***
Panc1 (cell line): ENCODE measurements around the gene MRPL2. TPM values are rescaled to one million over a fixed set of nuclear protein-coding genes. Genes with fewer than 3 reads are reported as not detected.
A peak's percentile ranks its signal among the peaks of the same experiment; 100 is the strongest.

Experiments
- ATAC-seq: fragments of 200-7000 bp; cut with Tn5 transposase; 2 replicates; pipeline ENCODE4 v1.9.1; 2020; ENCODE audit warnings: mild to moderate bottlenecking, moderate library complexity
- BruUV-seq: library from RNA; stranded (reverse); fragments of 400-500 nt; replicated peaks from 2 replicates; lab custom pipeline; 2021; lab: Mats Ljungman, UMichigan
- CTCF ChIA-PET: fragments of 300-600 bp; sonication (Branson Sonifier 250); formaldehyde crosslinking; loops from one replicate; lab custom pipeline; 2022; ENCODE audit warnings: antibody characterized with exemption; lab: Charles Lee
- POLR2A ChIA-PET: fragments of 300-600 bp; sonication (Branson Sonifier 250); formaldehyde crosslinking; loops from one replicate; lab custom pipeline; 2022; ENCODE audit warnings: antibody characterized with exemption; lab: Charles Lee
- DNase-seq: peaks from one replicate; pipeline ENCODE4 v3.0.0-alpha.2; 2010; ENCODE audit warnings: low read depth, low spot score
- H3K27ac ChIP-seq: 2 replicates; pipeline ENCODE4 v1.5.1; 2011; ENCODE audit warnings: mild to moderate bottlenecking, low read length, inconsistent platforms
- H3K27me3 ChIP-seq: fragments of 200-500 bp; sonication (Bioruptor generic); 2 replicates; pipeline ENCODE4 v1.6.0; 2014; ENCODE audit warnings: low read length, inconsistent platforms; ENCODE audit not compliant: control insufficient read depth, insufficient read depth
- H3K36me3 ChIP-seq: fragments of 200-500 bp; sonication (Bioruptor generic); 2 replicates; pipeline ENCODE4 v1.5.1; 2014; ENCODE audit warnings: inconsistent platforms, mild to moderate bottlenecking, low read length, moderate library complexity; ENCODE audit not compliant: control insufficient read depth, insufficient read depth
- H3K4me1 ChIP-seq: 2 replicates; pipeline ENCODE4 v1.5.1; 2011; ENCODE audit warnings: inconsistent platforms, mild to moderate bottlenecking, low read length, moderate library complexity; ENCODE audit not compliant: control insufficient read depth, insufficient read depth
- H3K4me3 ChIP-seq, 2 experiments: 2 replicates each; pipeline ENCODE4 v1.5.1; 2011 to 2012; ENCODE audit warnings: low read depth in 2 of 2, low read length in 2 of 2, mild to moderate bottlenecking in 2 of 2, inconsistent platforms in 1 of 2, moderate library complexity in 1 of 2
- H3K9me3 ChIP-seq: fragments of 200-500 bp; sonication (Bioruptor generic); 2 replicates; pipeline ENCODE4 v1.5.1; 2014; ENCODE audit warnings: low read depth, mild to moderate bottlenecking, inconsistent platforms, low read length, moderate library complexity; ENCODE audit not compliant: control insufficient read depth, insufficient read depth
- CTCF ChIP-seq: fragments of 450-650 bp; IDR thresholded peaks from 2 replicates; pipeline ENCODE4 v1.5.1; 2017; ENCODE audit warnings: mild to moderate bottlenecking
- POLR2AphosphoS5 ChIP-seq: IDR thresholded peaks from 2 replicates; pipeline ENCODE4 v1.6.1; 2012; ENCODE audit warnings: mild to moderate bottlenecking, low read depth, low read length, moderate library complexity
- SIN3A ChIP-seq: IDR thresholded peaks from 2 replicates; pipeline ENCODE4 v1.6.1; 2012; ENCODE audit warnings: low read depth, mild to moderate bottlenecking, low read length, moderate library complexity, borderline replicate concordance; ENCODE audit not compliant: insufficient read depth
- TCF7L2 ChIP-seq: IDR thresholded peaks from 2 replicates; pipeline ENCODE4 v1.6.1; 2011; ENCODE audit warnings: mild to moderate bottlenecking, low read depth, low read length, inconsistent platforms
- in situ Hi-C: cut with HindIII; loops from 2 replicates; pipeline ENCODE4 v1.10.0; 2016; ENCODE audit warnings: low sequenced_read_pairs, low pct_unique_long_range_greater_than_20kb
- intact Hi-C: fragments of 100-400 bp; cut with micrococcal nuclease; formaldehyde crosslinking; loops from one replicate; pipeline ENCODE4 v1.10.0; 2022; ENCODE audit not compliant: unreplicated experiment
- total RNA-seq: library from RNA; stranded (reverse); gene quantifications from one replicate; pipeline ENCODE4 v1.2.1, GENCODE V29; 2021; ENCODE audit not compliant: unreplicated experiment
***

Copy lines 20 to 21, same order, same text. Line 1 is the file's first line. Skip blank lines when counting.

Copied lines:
- intact Hi-C: fragments of 100-400 bp; cut with micrococcal nuclease; formaldehyde crosslinking; loops from one replicate; pipeline ENCODE4 v1.10.0; 2022; ENCODE audit not compliant: unreplicated experiment
- total RNA-seq: library from RNA; stranded (reverse); gene quantifications from one replicate; pipeline ENCODE4 v1.2.1, GENCODE V29; 2021; ENCODE audit not compliant: unreplicated experiment